The answer was an emphatic ‘no’ and, after an introspective birthday trip in early 2018, he left his established career to join Deylse in building the brand that the two soon dubbed Upstate Down.

“When he decided to leave [his job], it gave me the confidence to say, let’s let some of these dreams come true, ”said Delyse of the central role Jon’s presence has played in the business. “His endless support has given me the freedom to try and create something amazing.”

The couple expanded their team, hiring their first full-time hire in 2019 and building a roster of properties across the region, from homes for sale in Amenia and La Grange to rental properties in Clinton Corners and their hometown of Rhinebeck. Learning to translate their passion for each other – and for their family – into a business relationship was also a challenge, but the couple took it head on like everything else.

“Understanding how to keep everything in its way and let that be a great opportunity to create a more solid foundation in our relationship, instead of being negative, was something we really had to learn,” Delyse explained. “I think we were both very convinced of our commitment to find out.”

This positive attitude proved crucial last year. Suddenly, the successful business the two had built was threatened by house orders – and then, just as quickly, real estate was in excessive demand thanks to buyers looking for long-term rentals and snatching up more inventory. faster than you could. say “sold”. Delyse and Jon found the pandemic the perfect time to relaunch their business – this time, with a storefront in the bustling village of Rhinebeck, which opened in early June.

Delyse and Jon Berry have also translated their passion for each other and for their family into their working relationship. “I hope we teach our kids that the goal is to do what you love together with who you love,” Jon said.

Sharon Schuster Courtesy of Update Down

“To be completely honest we thought we were going to be operating mostly from home and doing some design and brokerage projects, but within a few weeks we saw the property for rent and I was like, we have to go check it out. “said Deylse.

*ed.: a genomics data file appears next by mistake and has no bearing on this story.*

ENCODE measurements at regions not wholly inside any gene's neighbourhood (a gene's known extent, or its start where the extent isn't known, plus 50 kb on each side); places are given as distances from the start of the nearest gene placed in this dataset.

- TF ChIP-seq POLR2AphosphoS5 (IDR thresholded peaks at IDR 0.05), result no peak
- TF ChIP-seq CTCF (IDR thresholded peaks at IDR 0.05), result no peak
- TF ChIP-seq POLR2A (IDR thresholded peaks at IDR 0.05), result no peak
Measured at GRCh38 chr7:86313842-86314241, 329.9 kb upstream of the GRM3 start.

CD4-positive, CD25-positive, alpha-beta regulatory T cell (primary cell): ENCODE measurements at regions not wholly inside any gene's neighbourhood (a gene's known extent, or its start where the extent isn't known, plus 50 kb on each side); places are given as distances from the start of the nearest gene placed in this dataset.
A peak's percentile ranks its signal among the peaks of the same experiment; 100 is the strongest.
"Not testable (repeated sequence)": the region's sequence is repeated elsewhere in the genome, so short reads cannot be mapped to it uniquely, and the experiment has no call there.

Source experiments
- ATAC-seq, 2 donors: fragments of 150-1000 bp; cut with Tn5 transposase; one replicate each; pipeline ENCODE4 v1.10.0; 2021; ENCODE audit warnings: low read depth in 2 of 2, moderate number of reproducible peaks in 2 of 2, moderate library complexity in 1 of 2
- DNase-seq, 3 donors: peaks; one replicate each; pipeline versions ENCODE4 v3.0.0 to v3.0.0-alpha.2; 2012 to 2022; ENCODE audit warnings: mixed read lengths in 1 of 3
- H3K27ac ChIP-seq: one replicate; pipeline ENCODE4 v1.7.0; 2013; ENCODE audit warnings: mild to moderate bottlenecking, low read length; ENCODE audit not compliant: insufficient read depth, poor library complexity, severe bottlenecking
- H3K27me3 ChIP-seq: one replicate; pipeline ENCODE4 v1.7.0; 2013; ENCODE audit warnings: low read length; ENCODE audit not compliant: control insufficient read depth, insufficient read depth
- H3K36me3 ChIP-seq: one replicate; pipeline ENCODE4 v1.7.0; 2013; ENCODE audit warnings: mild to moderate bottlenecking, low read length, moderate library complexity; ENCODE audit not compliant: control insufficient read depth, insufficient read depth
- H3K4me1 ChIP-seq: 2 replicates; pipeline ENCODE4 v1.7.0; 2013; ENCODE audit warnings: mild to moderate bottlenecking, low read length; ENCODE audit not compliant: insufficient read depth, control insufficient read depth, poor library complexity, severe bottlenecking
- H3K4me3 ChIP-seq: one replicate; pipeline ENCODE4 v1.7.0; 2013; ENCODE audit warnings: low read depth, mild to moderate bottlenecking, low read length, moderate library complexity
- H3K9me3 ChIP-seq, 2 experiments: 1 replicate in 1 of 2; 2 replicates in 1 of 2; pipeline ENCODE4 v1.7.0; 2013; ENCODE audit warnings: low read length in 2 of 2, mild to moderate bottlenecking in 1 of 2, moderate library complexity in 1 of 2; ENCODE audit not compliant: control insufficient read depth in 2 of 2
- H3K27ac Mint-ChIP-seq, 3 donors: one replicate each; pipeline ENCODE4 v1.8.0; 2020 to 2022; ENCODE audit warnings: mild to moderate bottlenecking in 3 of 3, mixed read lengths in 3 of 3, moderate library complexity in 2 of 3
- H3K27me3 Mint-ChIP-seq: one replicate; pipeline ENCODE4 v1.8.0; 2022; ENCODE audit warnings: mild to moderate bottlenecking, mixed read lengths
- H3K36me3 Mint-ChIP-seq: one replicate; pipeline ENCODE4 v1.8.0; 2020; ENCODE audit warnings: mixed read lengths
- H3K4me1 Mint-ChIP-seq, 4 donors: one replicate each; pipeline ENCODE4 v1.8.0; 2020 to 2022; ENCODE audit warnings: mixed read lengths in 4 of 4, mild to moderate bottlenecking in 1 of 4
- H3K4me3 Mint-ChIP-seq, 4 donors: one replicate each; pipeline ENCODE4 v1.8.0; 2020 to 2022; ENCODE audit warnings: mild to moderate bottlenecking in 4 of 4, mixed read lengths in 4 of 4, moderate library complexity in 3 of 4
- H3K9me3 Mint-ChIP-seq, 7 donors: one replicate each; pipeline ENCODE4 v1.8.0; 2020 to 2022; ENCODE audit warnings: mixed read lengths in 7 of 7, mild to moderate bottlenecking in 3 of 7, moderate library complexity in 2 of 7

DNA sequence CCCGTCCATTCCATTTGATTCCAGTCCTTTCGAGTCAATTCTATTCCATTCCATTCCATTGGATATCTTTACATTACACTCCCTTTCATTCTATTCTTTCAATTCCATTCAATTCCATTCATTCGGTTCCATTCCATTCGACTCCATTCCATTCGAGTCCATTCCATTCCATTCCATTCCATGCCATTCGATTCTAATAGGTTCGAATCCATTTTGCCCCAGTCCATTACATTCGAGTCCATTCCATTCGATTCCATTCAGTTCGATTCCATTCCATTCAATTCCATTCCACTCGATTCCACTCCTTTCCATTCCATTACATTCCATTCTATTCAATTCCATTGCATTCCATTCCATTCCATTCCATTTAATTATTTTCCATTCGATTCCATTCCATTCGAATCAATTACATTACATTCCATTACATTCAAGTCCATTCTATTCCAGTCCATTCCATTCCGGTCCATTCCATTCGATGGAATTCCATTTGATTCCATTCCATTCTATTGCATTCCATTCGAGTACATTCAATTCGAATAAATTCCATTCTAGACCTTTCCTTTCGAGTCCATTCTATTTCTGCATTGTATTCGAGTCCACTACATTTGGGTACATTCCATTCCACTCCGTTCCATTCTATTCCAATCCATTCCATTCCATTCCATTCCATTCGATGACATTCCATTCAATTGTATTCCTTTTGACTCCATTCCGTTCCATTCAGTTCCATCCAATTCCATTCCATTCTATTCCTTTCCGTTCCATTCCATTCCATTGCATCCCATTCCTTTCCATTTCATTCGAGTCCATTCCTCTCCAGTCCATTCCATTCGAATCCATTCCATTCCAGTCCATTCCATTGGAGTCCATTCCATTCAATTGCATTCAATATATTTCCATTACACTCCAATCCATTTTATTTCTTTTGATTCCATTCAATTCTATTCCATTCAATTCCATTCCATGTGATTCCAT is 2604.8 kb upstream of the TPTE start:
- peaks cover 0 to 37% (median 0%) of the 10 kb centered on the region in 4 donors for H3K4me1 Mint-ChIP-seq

Both men were keenly aware of using the storefront to meet the multiple needs of their community, meet locals “where they are” and connect with residents whether they have a home for sale or not.

“I like that it’s a store when you first walk in because it allows us to really put the emphasis on the lifestyle of the brand by creating a little perspective on the real estate and the interiors to which it all comes. the world can access by buying, ”said Delyse.

Often regarded as one of those quintessential movie cities of the Hudson Valley, Rhinebeck has proven to be the perfect location for the first iteration of the Upstate Down brand, although it certainly won’t be the last. . The duo say they are “100% positive” there will be another Upstate Down showcase this year, although they are still deciding where.

“Coming out of Brooklyn as an interracial marriage, raising three kids, we really felt like being in a community where you know you are welcome,” Delyse said. “It was like an added gift to be here, to know that we only felt the total love and inclusion of our community.”

The couple are already indoctrinating their children in the family business. When the family opted to rent out their primary residence during the peak of the pandemic while staying in a 700 square foot cottage on the property, they gave each child $ 5 a day from the rental income the couple had. was winning. Jon described the opportunity as a good chance for the kids to learn mobility, while Delyse instituted Children’s Rental Income to help the trio foster ownership of their space.

Ultimately, however, it’s not that important to Delyse and Jon that their kids follow in their footsteps in real estate, as they share the same passion for what sparked the couple’s entire journey: love.

“I hope we teach our kids that the goal is to do what you love together with who you love,” Jon said. “Like taking care of the family first and building our life around our family, but at the same time never being too afraid to take care of them.”

“We have followed our hearts,” added Delyse, summarizing their journey to marital and entrepreneurial success so far. “I hope they will be able to do the same.